Figure 1shows an anterior abdominal wall defect at the junction of the semilunar line and lateral border of the left rectus sheath with a loop of incarcerated bowel. A laparoscopic repair was planned. Insufflation of the abdomen caused spontaneous reduction of the combined spigelian and Richter hernias. The bowel was examined and the wall did not appear ischemic. The abdominal wall defect was easily appreciated (Figure 2). A large peritoneal flap was created, including the hernia sac, to expose the musculoaponeurotic walls of the defect. A large piece of polypropylene mesh was used to cover the defect and create a tension-free repair. The peritoneum was then rolled over the mesh and tacked in place to avoid direct contact between the mesh and the viscera. The patient was discharged from the hospital after 18 hours. He has since been seen in follow-up and all bowel symptoms have resolved and he is doing well.
Computed tomographic scan showing bowel incarcerated within a hernia sac at the junction of the lateral border of the left rectus sheath and semilunar line.
Intraoperative photograph of the abdominal wall defect.
Combined spigelian and Richter hernias are extremely rare, with only 3 case reports in the English-language literature.1- 3Although complete or partial bowel obstruction is not classically associated with Richter hernias, ischemia of a portion of the bowel wall is a common finding and the serosa always needs to be examined. This is because a portion of the bowel wall is trapped within the hernia and the neck of the hernia sac can compress the venous outflow. The succus entericus can still pass through and patients rarely present with obstruction. However, a partial bowel resection may be necessary to resect the ischemic segment.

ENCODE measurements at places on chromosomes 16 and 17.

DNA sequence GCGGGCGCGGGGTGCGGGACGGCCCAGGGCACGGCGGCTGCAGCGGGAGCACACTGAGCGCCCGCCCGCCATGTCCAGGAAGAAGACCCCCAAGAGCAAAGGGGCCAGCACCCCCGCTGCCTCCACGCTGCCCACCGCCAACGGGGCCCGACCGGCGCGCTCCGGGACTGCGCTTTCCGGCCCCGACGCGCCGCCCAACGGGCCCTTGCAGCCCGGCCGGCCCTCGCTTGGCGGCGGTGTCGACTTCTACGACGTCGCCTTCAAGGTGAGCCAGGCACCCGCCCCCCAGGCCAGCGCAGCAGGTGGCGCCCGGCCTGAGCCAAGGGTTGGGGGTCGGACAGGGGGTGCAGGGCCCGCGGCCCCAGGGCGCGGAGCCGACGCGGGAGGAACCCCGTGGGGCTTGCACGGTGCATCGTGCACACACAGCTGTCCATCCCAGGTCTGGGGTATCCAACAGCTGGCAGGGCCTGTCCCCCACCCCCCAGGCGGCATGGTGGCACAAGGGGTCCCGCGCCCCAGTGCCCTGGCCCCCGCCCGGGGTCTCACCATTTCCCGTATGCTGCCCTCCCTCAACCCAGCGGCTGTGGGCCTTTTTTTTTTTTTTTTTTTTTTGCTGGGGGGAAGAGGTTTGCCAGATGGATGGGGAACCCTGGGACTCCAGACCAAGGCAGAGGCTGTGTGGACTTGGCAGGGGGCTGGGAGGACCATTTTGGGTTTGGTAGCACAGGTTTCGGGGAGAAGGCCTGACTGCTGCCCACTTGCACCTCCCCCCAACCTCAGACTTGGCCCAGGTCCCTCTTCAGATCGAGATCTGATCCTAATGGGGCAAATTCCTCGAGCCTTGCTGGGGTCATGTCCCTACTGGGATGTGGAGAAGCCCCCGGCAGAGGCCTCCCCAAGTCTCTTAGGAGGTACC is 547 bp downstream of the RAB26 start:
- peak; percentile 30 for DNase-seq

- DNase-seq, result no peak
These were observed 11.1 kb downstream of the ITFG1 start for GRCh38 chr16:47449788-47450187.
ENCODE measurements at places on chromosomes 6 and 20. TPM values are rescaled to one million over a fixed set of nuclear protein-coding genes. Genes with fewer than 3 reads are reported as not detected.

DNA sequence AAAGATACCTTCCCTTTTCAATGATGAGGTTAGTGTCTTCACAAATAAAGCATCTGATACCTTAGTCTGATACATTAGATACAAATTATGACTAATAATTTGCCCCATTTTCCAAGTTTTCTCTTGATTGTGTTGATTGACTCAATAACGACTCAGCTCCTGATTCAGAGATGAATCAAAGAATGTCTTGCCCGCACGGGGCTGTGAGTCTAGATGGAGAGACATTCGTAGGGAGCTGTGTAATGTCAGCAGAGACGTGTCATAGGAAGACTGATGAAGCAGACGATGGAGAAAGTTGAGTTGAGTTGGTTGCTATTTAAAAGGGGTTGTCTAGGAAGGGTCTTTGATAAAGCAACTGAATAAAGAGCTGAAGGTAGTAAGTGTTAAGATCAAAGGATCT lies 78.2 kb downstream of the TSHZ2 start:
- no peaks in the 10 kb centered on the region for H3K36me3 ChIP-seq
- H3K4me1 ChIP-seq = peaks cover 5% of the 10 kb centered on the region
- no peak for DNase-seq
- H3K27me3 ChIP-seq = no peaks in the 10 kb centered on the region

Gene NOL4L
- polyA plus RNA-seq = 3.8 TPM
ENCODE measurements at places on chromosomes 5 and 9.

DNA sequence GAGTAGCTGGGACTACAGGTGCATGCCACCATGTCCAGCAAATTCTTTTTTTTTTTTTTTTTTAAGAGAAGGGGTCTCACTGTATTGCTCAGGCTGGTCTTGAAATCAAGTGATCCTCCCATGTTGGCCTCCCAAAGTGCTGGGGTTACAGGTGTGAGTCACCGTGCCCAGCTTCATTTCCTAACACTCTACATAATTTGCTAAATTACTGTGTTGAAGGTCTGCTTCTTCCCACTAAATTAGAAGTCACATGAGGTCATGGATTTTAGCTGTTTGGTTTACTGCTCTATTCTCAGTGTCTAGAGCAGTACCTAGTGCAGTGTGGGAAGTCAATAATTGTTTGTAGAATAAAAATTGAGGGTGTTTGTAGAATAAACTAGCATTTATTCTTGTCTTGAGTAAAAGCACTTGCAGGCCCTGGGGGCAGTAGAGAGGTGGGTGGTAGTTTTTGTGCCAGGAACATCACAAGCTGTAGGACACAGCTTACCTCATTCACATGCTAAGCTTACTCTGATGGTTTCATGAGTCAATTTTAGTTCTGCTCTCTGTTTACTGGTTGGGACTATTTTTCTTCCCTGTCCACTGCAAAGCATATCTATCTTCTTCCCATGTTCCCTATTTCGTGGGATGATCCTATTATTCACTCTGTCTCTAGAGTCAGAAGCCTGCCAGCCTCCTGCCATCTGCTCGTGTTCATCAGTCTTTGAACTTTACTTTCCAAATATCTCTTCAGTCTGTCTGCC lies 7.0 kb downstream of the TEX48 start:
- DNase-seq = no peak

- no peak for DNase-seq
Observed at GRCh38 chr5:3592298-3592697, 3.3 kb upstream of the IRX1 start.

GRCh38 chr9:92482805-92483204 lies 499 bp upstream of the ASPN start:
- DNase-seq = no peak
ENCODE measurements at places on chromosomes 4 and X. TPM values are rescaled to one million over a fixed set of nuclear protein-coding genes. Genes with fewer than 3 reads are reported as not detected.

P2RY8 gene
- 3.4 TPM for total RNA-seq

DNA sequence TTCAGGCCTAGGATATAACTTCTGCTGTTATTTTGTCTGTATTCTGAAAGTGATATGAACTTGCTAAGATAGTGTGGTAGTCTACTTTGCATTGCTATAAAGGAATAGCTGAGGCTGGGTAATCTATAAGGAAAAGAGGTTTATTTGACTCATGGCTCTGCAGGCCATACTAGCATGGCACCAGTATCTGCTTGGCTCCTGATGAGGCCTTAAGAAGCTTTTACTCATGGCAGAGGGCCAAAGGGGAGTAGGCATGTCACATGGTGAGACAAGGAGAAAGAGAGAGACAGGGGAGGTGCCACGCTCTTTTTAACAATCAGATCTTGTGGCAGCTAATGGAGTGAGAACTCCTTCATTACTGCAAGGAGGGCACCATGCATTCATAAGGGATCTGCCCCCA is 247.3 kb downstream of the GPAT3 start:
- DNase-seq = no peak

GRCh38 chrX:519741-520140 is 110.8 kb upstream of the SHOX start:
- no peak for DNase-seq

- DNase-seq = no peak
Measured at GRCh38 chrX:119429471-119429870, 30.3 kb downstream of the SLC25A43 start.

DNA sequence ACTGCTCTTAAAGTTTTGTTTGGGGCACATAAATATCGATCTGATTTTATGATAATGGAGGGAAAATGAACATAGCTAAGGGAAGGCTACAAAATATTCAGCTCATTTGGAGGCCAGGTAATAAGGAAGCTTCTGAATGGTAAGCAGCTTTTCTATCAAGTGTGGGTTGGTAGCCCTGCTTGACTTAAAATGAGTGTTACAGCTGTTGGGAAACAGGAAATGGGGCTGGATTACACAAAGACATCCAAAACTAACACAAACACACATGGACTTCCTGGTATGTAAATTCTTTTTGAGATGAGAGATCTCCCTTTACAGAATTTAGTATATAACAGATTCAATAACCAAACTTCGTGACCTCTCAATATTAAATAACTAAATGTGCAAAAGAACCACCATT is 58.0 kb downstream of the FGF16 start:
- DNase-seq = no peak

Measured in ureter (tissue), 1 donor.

Since this can be accomplished laparoscopically, minimally invasive techniques are gradually replacing open repair for the treatment of spigelian, ventral, epigastric, and incisional hernias when visceral incarceration may be present. In addition, laparoscopy allows easier identification of the margins of the hernia defect, a larger field of vision, examination of the entire abdominal cavity, and the performance of any additional procedures, if necessary. In this case, the patient was also found to have a recurrent left inguinal hernia that was repaired by the transabdominal preperitoneal technique without the need for a second incision.
Another option would have been to perform an open repair directly over the defect through a small incision. This could be done with local anesthesia only and would spare the patient a general anesthetic, with its associated risks in an elderly patient such as the one described.
In conclusion, spigelian hernia should be considered in the differential diagnosis of patients with focal, unilateral abdominal pain. Computed tomography is an excellent tool to aid in the diagnosis since this type of hernia can be difficult to detect on physical examination.
Correspondence:John Alfred Carr, MD, FCCP, Passavant Surgical Associates, Passavant Area Hospital, 1600 West Walnut St, Jacksonville, IL 62650 (firstname.lastname@example.org).
Accepted for Publication:August 17, 2006.
Financial Disclosure:None reported.
Image of the Month—Diagnosis. Arch Surg. 2007;142(8):800. doi:10.1001/archsurg.142.8.800